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decided: March 20, 1969.


Appeals from judgment of Court of Quarter Sessions of Lancaster County, Sept. T., 1967, Nos. 186, 187A and 187B, in case of Commonwealth of Pennsylvania v. Gerald Christian Musser.


Theodore S. Danforth, Public Defender, for appellant.

D. Richard Eckman, Assistant District Attorney, and Clarence C. Newcomer, District Attorney, for Commonwealth, appellee.

Wright, P. J., Watkins, Montgomery, Jacobs, Hoffman, Spaulding, and Hannum, JJ. Dissenting Opinion by Spaulding, J. Hoffman, J., joins in this dissent.

Author: Per Curiam

[ 214 Pa. Super. Page 129]

Judgment of sentence affirmed.


Judgment affirmed.

Dissenting Opinion by Spaulding, J.:

I respectfully dissent. This is a direct appeal nunc pro tunc from guilty pleas entered November 10, 1967, on charges of conspiracy, assault with intent to kill and robbery. On April 11, 1968, appellant filed a petition under the Post Conviction Hearing Act claiming only that he had been denied the right to appeal. On May 15, 1968, the court below granted appellant the right to appeal nunc pro tunc.

In my judgment, the right to appeal was improperly granted. As I stated in my dissent in Commonwealth v. Alterio, 214 Pa. Superior Ct. 126, 251 A.2d 743 (1969) I do not believe it is ever appropriate except in homicide cases for a court in collateral proceedings to grant a direct appeal from a guilty plea. Instead, the post-conviction court is required to rule upon all claims which would be cognizable on direct appeal.

Although he did not raise the issue in his post-conviction petition, appellant contends in this appeal that his plea was involuntary. Appellant's claim is that he entered the plea because it was his only means of escaping the intolerable conditions in the Lancaster County Prison. In support of this, appellant states in his brief that he was held in solitary confinement for 5 weeks in October and November 1967. His cell was without adequate heat and he was unable to close the cell window, which was propped open from the outside. His bedding was filthy and his sanitary facilities encrusted with slime and excrement. He was confined without shoes for 3 weeks and special corrective shoes brought by his wife were kept from him. The shoes eventually issued to him by prison authorities had nails protruding into the inside of the heels. He was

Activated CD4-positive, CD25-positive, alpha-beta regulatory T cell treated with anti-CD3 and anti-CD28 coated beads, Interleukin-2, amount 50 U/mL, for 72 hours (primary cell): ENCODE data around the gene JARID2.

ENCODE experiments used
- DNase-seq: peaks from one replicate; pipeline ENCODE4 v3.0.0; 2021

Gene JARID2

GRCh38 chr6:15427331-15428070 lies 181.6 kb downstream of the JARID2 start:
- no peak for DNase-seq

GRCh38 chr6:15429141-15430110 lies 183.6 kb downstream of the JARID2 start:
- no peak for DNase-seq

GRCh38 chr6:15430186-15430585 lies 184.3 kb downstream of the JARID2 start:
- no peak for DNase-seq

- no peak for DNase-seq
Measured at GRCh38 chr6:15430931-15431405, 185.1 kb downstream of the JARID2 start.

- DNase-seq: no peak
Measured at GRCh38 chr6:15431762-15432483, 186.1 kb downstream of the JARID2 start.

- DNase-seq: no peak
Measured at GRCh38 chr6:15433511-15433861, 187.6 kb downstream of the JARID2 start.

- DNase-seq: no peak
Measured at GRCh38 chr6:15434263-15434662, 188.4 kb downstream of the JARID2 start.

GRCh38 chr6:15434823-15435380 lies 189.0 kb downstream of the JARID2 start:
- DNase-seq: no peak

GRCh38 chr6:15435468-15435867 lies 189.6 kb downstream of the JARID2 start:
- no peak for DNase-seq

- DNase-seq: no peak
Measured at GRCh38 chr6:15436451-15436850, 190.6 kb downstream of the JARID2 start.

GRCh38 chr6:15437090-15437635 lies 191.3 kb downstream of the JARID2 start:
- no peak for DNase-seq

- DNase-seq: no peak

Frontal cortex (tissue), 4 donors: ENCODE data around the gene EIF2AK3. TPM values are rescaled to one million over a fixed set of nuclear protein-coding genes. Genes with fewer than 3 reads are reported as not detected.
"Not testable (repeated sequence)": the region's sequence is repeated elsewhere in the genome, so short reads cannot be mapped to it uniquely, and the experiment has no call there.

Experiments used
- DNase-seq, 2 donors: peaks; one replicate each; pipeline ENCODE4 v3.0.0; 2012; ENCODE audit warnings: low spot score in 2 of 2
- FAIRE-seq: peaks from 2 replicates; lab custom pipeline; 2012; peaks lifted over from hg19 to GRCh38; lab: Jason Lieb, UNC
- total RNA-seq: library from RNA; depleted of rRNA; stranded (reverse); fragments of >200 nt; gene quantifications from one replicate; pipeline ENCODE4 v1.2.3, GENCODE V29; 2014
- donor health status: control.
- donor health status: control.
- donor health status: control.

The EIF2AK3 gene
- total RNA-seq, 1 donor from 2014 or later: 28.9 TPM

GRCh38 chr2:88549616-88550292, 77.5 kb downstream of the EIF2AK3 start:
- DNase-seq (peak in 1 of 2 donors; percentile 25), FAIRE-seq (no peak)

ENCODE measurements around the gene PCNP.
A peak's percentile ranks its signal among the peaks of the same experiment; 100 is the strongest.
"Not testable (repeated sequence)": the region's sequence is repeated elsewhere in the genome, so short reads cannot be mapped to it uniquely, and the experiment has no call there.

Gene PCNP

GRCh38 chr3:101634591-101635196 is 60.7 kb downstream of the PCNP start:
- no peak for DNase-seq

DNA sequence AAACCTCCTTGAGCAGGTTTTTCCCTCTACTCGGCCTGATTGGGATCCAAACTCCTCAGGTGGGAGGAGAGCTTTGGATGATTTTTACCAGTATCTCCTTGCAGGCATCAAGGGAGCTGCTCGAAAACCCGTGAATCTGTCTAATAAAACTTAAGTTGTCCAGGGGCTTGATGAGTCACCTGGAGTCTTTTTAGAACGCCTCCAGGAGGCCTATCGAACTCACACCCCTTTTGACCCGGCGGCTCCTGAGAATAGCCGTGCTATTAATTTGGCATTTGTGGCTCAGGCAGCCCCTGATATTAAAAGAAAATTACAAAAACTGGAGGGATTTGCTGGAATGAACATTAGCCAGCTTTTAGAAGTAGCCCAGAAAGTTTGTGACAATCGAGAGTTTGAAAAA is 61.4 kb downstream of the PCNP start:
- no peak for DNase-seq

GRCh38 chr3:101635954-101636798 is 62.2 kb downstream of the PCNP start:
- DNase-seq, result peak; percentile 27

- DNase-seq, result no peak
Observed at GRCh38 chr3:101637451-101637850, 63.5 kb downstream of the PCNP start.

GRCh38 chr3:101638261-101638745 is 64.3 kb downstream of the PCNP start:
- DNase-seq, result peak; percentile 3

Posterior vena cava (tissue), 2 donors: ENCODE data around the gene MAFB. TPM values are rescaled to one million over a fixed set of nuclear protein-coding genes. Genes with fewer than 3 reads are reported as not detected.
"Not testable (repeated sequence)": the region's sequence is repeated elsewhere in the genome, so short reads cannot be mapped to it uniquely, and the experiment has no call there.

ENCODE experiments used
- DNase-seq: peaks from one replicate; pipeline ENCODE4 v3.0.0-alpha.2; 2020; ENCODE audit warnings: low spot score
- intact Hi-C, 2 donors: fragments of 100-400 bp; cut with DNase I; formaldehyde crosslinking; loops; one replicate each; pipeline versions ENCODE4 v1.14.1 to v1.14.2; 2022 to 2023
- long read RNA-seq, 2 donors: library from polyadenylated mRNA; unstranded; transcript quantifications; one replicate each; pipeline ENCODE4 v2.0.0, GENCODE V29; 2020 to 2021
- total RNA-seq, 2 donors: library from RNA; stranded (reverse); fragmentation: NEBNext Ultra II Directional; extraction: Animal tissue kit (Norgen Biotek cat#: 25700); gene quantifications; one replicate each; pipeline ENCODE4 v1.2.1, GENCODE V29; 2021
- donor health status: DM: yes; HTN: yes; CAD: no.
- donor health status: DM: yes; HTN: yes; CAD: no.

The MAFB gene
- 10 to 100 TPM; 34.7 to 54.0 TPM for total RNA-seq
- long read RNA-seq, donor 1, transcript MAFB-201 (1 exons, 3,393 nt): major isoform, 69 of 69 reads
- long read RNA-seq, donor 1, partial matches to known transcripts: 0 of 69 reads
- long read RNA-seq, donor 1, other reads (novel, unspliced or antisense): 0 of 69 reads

[ 214 Pa. Super. Page 130]

    issued only one shirt and one pair of pants which he was required to wear and sleep in for 3 weeks. Appellant's common law wife was denied all visitation privileges without cause. Money sent to him was withheld and as a result he was without necessities such as a toothbrush, paste, razor, soap and writing material. Finally, when appellant became ill he was denied medical attention until his condition worsened.

Because these allegations are not on the record and claim was not passed upon by the court below, the Court cannot properly rule upon whether the plea was voluntary. However, as the claim is not disproved upon the face of the record, appellant is entitled to a hearing.*fn* See Commonwealth v. Davis, 433 Pa. 267, 249 A.2d 766 (1969). These facts, if proven to be true and to be the primary motivation for the guilty plea, entitle appellant to relief. In Commonwealth ex rel. Donnell v. Myers, 208 Pa. Superior Ct. 57, 61, 220 A.2d 376 (1966), in another case dealing with the Lancaster County Prison, this Court described less harsh treatment lasting only 11 days as an "archaic and cruel type of confinement . . . sufficient to destroy the will power of almost any human being." Although Donnell dealt with a confession, intolerable confinement may coerce a guilty plea no less than a confession.

*fn* Appellant was asked when the plea was entered whether it resulted from the prison conditions and he stated that it did not. However, appellant states in his brief that he was told by counsel that unless he made this response to the court his plea would not be accepted.

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